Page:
It’s official, I’m telling the world about the new website TradeshowGuy.net. The goal is for it to be an active “hub” of all things in my world: exhibits, blog, videos, social media, freebie reports to download, newsletter and much more.
Let’s try something a little softer and head for the soft
rock or pop rock side of things from the 70s.
Gotta greet your visitors! Say hello to those passing by to start a fruitful engagement with them Follow it up with a pertinent question and you’re off to determining if they’re a potential customer or not.
Friendliness goes hand in hand with engagement. Andrew Gold’s classic echoes the idea of being friends, or at least extending a friendly face to those in your booth.
After hours often means dinners with clients, parties and other gatherings. England Dan and John Ford Coley make the perfect expression of the invitation.
Whether the show is in Las Vegas, Anaheim or Boston, part of the process of getting potential clients to the show is to invite them. You can insert the city name in the title of this song to match the destination you’re headed for, but the sentiment is the same, thanks to Dave Loggins.
Selling is all about having a product or service that people
actually want! Yes, in this song Lobo is looking for love, but the idea is
similar: I have a desire to have you want what I’m offering!
Similar to Logo, Badfinger takes this Paul McCartney-penned ditty and invites all visitors to just come on down and get it! Samples, demos, in-booth activities – come and get it!
After all is said and done for the day, for some people it’s a relaxing and restful night in the hotel room. For others it’s a quiet chill down at the local watering hole before calling it a night. Maria Muldaur makes that invitation.
Walking the show floor means walking line after line of exhibits. Gerry Rafferty takes it one at a time, right down the line.
You tried hard to make that sale. But you came up short. And
now she’s gone. Hall and Oates know that even though she is gone, the sun still
rises and another prospect is just around the corner.
There you have it – nine songs that look to capture the sentiment of tradeshows inside the bars of a song and the rhythms and rhymes of a lyric. Maybe you can come up with your own playlist and share. Or at least do a little slow dancing along the way!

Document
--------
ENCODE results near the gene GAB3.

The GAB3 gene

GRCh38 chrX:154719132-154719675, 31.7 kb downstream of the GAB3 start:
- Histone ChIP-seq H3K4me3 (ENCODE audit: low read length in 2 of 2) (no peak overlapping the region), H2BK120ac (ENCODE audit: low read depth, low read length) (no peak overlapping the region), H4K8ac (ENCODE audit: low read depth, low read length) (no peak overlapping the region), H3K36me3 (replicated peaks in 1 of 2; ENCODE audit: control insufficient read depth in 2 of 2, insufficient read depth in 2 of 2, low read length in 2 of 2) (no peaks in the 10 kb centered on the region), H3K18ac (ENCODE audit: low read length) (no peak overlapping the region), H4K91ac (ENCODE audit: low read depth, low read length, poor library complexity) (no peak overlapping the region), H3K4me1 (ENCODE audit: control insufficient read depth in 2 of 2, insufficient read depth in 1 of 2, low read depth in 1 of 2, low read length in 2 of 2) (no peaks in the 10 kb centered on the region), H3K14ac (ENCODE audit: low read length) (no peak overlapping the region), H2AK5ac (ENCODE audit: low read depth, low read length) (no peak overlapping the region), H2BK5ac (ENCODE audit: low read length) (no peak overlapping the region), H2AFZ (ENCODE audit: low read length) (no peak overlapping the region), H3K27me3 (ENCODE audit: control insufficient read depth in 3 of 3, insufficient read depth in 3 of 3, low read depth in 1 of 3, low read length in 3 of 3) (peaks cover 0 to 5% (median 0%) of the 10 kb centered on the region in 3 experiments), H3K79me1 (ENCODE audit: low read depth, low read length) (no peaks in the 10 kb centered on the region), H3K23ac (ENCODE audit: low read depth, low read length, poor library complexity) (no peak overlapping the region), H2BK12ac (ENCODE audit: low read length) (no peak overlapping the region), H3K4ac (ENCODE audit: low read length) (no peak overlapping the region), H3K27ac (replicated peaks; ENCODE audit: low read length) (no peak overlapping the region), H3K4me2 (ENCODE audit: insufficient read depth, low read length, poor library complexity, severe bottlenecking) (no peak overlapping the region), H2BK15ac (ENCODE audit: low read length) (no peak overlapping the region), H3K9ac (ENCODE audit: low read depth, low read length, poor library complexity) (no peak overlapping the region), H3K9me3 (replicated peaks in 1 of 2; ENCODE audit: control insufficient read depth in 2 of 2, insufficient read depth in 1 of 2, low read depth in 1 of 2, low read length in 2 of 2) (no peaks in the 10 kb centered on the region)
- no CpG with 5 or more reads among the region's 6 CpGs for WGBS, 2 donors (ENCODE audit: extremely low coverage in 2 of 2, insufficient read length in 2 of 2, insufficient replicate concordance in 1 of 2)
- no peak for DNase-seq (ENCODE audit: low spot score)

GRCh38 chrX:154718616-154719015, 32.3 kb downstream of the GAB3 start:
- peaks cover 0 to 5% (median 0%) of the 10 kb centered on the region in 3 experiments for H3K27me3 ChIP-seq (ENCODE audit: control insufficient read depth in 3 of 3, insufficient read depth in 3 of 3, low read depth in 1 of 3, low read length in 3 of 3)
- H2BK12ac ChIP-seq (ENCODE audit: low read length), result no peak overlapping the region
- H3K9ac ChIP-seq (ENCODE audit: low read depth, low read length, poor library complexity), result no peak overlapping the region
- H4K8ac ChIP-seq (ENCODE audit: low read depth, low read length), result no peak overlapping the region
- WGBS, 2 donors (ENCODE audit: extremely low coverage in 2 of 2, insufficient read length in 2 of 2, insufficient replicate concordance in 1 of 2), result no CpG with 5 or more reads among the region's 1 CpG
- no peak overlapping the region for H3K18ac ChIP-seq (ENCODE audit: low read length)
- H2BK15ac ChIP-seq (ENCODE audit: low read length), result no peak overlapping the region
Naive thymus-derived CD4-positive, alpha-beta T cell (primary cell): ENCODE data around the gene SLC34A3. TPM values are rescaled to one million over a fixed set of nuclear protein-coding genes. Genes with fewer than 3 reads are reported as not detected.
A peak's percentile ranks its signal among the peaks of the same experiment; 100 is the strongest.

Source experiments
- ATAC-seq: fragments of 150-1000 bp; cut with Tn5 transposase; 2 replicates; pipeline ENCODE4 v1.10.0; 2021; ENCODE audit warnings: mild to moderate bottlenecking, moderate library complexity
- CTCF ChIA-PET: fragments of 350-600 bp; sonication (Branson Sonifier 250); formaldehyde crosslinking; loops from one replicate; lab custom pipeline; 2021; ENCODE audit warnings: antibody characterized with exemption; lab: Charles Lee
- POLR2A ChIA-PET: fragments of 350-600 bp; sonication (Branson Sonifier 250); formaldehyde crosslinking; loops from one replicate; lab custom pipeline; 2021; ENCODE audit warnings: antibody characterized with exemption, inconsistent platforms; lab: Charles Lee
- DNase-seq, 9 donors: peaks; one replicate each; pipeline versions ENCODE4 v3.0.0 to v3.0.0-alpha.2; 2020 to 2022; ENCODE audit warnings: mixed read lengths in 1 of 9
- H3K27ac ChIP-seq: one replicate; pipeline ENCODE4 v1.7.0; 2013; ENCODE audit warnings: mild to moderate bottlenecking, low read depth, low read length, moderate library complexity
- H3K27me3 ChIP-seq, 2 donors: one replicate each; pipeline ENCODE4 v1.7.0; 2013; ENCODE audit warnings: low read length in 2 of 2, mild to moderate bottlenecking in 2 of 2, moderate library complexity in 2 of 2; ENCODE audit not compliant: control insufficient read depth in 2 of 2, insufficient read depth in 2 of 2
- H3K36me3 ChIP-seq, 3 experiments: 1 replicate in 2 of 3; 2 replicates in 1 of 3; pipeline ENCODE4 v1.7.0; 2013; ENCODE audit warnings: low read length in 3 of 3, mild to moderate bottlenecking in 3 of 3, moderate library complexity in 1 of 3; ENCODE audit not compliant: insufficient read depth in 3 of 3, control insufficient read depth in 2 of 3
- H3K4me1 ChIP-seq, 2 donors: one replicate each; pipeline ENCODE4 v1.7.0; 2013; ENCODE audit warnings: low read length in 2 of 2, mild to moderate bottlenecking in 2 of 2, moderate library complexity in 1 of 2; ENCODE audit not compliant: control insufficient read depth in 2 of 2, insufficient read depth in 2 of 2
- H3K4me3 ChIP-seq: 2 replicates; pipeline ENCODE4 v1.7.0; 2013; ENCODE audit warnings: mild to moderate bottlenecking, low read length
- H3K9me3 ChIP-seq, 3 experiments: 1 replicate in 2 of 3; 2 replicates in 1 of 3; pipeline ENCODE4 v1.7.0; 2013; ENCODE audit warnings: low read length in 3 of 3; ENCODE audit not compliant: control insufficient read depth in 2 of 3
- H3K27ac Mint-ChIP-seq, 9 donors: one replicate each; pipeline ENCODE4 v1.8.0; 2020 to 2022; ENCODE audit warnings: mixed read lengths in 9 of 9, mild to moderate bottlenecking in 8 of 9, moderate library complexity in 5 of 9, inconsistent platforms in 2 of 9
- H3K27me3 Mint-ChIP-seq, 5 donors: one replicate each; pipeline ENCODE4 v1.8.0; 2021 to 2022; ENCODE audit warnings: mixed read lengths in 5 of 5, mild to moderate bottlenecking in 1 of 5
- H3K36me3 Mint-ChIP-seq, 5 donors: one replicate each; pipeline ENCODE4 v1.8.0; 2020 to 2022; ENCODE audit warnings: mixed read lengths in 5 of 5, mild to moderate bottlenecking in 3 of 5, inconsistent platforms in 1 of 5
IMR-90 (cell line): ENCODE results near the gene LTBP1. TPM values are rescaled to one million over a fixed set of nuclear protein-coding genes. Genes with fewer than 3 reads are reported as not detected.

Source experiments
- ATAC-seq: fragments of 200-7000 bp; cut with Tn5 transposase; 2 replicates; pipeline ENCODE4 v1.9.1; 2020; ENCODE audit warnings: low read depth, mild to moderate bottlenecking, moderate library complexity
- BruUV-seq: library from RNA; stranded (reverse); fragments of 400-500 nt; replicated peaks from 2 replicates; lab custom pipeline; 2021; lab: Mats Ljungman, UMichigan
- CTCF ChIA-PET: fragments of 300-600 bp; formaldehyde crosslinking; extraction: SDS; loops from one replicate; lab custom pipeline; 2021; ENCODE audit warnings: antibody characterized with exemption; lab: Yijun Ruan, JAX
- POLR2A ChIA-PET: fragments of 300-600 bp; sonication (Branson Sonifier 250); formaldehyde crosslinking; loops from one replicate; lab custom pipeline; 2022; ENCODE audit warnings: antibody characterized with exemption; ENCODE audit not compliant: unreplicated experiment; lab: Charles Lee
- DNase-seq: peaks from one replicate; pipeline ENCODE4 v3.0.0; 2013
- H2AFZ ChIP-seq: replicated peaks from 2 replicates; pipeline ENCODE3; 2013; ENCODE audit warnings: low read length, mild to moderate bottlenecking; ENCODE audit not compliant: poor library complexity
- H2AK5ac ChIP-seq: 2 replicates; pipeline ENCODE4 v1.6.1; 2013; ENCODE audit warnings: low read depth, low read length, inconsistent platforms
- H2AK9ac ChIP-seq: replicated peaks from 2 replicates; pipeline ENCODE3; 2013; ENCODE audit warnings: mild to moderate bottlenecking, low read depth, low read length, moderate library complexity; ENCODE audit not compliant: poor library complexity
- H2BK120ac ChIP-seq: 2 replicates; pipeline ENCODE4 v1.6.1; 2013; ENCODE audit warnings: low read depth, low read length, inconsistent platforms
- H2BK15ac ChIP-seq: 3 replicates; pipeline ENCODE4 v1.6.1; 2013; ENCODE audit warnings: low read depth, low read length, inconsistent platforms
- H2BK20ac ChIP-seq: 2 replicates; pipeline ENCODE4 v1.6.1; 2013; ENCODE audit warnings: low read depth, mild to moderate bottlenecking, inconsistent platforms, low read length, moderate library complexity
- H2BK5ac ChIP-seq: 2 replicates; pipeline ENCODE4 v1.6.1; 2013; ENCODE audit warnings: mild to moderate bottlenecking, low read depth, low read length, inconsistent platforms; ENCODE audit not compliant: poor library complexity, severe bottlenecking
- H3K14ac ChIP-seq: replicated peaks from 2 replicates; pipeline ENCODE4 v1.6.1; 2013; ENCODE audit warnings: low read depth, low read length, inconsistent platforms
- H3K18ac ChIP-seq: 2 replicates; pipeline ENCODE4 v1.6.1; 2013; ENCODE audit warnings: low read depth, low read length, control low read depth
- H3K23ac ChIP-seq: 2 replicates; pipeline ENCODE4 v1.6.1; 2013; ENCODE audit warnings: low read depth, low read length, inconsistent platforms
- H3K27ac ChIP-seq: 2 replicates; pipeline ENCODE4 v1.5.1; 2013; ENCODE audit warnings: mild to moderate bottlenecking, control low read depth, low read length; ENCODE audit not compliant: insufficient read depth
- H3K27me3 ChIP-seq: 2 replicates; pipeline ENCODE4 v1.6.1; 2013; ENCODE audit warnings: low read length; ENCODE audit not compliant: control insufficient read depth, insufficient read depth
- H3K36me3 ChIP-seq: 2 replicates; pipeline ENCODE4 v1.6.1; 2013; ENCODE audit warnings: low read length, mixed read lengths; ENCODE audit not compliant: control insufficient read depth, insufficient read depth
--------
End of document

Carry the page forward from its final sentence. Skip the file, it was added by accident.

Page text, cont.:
The digital world has enveloped tradeshows as much as it has any other part of the marketing world. And who better to discuss that than author and marketing expert Francis Friedman, who gets into his recent book, The Modern Digital Tradeshow. Check out the show here:
This is a guest article by Lee Becknell of Pinnacle Promotions.
Trade shows take a great deal of forethought and planning, but your business will reap substantial rewards from participating in these types of events. Maybe your business is relatively small and you’re looking to expand your demographic, or you’ve just undergone a company rebranding – trade shows can provide a platform to spread your brand’s message and inform people of your products or services.
Whatever your intentions may be for attending a trade show, you’ll need to put a lot of planning into the process, which includes creating a budget. Use this trade show checklist to ensure your budget is considering all essential components such as promotional products and trade show giveaways, travel and booth fees.
of the most essential aspects of your trade show display, your booth should be
secured as soon as you decide to attend an event. The larger the booth space,
the more expensive the rental cost will be, so give some serious thought to how
much space your company will actually need. Aside from booth size, the location
of your display plays a role in price determination. If you’re interested in a
spot closer to the trade show’s entrance, you’re going to end up paying more.
Though a location closer to the entrance may gain more attention, opting for a
booth further in the back of the space could cut costs.
Once you’ve selected a booth at the event, you’ll need to secure any other utilities your display may require, including electricity, WiFi, AV services and other accessories. This part of the budget often gets overlooked by those who are not as experienced with trade shows. As you’re planning for the event, consider what types of extras your booth may require. Are you planning to play an informational video about your company or show photos of products? You’ll need to make arrangements for electronic connections and TV displays. Write down any additional costs and then inquire with companies near the event space to get a price estimate and add this into your budget.
For a successful trade show experience, you’ll need a well-trained, professional group of employees who are willing to attend the event and share their expertise with guests. Because trade shows are typically considered occurrences outside of normal work hours, you should factor in additional wages to compensate qualifying staff members. Prior to the event, you’ll also need to train employees on what to say, how to behave and what to wear at these events. To present a sleek, united front between employees, you can purchase uniforms specifically designed for trade shows like comfortable Nike t-shirts branded with your company’s logo.
Travel and Accommodations
from booth rentals, traveling to the event can be one of the most expensive
parts of your trade show budget. The best way to keep this cost down is through